At the 2015 National Dog Show Gala, Li’l Abner, left, and Stella pose with a young girl. Photo by Steve Surfman.
When you and 20-million-plus viewers tune in to the Thanksgiving Day telecast of the National Dog Show, presented by Purina, what you see is only a portion of the excitement and goodwill served up by The Kennel Club of Philadelphia year-round.
Watching the tape-delayed event immediately following NBC’s live telecast of the Macy's Thanksgiving Day Parade has become a tradition in many households nationwide.
But the champions cavorting about the ring are only a small example of the club’s carousel of contributions to the community.
Its nine Therapy Dog Ambassador Teams, which visit several area medical facilities, schools, and nursing homes year-round, including the Ronald McDonald House of Philadelphia and St. Christopher’s Hospital for Children, brighten the lives of dozens of youngsters—and their parents—and have incredible staying power with upbeat responses to them amidst sobering environments.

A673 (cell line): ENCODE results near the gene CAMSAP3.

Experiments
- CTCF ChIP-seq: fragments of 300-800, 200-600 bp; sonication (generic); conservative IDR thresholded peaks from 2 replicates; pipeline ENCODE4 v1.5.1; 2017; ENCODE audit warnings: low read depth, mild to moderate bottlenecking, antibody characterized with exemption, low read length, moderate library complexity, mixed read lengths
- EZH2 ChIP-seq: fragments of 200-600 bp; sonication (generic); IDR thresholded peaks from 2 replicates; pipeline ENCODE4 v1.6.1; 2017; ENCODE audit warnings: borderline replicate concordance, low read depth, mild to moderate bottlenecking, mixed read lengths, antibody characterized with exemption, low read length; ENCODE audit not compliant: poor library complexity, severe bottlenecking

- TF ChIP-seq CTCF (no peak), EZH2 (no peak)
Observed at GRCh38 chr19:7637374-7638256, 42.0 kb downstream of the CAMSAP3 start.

One of the teams that attracts the most attention consists of Donna and Steven Kramer, of Langhorne, Pa., and their affable Dogues de Bordeaux, Li’l Abner, 150 pounds, and Stella, 120 pounds.
Size surprises when it comes to patients’ and parents' reactions to these gentle giants. “Usually their mouths drop open and an ‘Oh, my gosh!’ comes out,” explains Donna Kramer. " They are first amazed that the dogs are in the hospital, and then their size takes everyone back a step.” If the child is bedridden, the dogs edge up to the bed to say hello. This usually prompts giggles and grins from the patient, inducing the parents to pull out their cameras and capture the special moment.
The Kramers have many special memories surrounding their engaging 270-pound package, including this one:
On each visit to St. Christopher’s, they stop by the oncology department.
“We knock on the door and ask if anyone wants to say hi to the dogs today,” says Donna Kramer. “One day a mom peeks out of her son’s room and says, ‘Yes, we would love to see the dogs.’ She comes out holding the hand of a little boy, about 6. He just stood still with a sad look on his face. Li’l Abner sat right in front of him, putting them literally nose-to-nose. Looking each other in the eyes.
“Out of nowhere Abner just licked the boy’s nose. The little guy broke into the biggest smile. His mother just started to cry. I looked at her, and she said this was the first smile she had seen from him since his diagnosis.